Archive for May 26, 2010

How a Greyhound bus can remind us of the importance of medical translation

We often discuss what is at stake when language barriers prevent limited English proficient patients from enjoying equal access to healthcare. The recent stories about the failure of pharmacists in New York and elsewhere to ensure labeling is adapted to LEP patients points up the very real risks.

Sometimes, events outside of healthcare can just as effectively underscore how critical effective, experienced, accessible language translation can be. Consider the recent situation on a Greyhound bus traveling from Maine to New York.

You may have seen the story in the papers. Last week, when passing through New Hampshire, passengers found their world turned upside down by a bomb scare. A standoff followed in which one of the passengers, a man from the Africa nation of Burundi, failed to exit the bus after police officers had it surrounded.

Nine tense and potentially very dangerous hours followed, but was resolved very quickly when an interpreter finally arrived on the scene. According to reports, the man became very cooperative once he heard his language being used and the police immediately realized he was neither a threat nor a terrorist.

In medical translation, it can be easy to get focused on the individual materials or campaigns on which we are working. But incidents like this remind us yet again that the failure to provide language access can have more profound consequences than a simple breakdown in communication.

Good health!
Chanin
viaLanguage

Could this small incidental influence your medical translation costs?

One of the many benefits you derive by working with a seasoned language services provider (LSP) is access to their wealth of knowledge about translation, technology, and, if you choose well, your industry. The good ones apply that experience to help you achieve your communication goals, while keeping costs down.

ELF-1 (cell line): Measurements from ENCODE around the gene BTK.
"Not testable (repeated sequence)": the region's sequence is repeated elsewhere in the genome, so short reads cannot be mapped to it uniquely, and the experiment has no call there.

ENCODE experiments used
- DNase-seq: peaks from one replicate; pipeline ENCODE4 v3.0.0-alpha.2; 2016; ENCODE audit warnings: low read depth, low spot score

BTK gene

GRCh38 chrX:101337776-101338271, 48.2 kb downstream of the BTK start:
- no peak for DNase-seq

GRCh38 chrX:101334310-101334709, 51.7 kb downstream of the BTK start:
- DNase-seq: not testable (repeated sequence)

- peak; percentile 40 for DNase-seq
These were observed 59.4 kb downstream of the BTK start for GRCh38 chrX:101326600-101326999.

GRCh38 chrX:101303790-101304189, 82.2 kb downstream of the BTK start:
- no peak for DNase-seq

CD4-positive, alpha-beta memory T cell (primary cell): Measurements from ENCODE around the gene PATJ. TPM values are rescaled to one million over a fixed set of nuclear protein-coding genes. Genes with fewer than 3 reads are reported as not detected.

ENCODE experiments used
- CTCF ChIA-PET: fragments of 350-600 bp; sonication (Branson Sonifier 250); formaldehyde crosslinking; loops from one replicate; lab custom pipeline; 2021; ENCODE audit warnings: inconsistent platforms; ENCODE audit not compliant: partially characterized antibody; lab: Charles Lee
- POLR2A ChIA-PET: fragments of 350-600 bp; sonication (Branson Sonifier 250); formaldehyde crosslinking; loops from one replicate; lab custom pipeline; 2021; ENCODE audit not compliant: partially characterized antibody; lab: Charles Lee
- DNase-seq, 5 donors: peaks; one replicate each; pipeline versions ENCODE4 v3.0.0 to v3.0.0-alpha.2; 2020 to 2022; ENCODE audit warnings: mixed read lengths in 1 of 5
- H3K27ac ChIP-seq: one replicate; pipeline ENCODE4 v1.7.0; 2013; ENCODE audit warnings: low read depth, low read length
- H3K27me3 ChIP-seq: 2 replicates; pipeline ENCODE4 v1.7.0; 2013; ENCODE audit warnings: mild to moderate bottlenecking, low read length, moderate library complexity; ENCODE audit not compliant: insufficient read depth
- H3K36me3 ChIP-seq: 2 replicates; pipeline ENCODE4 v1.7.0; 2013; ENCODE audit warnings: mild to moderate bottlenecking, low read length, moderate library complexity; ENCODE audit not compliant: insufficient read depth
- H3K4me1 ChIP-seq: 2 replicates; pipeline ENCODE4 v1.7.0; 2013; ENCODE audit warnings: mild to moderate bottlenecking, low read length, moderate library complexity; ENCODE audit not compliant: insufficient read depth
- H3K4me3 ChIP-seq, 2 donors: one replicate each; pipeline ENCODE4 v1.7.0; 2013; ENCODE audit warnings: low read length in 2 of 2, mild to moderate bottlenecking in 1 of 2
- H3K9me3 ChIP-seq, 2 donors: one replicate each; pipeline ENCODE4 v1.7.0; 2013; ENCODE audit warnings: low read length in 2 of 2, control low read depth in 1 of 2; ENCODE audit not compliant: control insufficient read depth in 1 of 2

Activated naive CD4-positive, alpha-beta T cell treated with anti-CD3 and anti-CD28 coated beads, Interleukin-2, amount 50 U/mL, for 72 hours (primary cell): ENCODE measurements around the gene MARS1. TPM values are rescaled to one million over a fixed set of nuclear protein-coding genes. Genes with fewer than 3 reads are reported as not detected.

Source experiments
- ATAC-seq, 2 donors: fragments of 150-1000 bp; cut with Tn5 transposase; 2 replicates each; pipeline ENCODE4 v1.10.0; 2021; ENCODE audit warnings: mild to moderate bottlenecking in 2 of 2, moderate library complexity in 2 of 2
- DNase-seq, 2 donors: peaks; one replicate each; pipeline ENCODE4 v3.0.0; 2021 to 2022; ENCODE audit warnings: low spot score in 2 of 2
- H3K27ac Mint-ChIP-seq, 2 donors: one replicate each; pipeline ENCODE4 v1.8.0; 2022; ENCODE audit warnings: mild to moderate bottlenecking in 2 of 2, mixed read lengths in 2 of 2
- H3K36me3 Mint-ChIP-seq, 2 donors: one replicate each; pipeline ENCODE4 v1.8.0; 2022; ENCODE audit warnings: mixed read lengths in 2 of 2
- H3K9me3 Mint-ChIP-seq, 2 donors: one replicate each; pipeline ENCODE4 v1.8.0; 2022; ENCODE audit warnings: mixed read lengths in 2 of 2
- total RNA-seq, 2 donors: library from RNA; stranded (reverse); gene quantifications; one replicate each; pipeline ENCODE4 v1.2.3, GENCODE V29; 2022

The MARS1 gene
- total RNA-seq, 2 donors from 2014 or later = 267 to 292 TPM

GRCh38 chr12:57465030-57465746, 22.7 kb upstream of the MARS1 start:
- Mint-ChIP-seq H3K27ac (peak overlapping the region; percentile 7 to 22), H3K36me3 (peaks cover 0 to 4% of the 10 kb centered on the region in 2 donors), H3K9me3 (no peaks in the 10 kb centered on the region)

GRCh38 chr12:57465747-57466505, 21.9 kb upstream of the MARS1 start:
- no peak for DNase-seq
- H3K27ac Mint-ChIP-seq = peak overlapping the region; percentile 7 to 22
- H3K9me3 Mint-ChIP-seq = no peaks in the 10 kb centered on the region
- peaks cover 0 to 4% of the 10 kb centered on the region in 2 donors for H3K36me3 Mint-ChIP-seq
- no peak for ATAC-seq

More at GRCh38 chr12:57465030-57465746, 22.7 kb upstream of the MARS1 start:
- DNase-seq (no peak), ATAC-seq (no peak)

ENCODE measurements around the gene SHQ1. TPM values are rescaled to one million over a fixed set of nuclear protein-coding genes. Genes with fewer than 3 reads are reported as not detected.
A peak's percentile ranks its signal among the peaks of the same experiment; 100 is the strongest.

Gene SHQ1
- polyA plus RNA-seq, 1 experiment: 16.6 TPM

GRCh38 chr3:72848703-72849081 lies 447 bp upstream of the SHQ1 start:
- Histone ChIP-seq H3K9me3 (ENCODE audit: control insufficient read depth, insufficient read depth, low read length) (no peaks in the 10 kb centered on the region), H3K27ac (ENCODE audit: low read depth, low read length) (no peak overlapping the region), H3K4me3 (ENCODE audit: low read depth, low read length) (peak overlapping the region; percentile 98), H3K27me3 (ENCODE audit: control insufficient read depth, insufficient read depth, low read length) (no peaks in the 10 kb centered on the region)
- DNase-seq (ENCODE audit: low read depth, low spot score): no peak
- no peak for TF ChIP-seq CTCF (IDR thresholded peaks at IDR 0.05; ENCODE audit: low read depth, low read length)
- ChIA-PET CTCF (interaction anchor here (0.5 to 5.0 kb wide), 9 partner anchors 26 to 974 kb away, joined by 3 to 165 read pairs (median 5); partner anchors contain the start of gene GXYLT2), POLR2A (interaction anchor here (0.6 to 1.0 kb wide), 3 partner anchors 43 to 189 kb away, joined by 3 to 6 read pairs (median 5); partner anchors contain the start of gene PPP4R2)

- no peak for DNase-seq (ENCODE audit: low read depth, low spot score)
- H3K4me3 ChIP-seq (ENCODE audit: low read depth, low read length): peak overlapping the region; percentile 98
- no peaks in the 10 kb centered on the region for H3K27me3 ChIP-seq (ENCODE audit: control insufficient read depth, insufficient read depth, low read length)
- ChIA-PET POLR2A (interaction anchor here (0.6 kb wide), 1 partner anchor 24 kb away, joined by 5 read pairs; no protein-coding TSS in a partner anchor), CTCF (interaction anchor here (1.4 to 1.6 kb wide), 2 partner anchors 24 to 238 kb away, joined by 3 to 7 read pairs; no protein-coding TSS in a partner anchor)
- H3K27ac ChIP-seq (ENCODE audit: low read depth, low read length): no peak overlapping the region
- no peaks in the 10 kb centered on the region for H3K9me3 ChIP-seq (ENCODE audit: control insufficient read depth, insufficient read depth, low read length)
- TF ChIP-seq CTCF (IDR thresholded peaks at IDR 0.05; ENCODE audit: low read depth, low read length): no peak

Experience has taught us that cost-cutting opportunities can appear in the most unexpected places. Consider this: You likely don’t give much thought to the font you use in your print communications. But if they’re on their game, your LSP does. Why? Because that seemingly simple decision can impact the bottom line.

The reality is different fonts require different amounts of ink. For the typical drug or medical device manufacturer, for example, simply choosing Century Gothic over Arial could save the company thousands of dollars in ink and paper costs.

Printer.com recently conducted a test, pitting fonts against each other to find the “greenest” and most economical options. Arial, a very popular style, was used as a benchmark. The winner? Century Gothic took the top spot, using 30 percent less ink than Arial. Ecofont and Times Roman rounded out the top three. Check out the Printer.com link for the rankings and associated costs.

I understand that fonts are not directly related to medical translation. But they’re not unrelated either. The point is that your communications campaigns are composed of a multitude of choices, some as small as the font you use. It’s how you navigate those choices that makes all the difference.

Good health!
Chanin
viaLanguage

New medical glossary introduced in nine European languages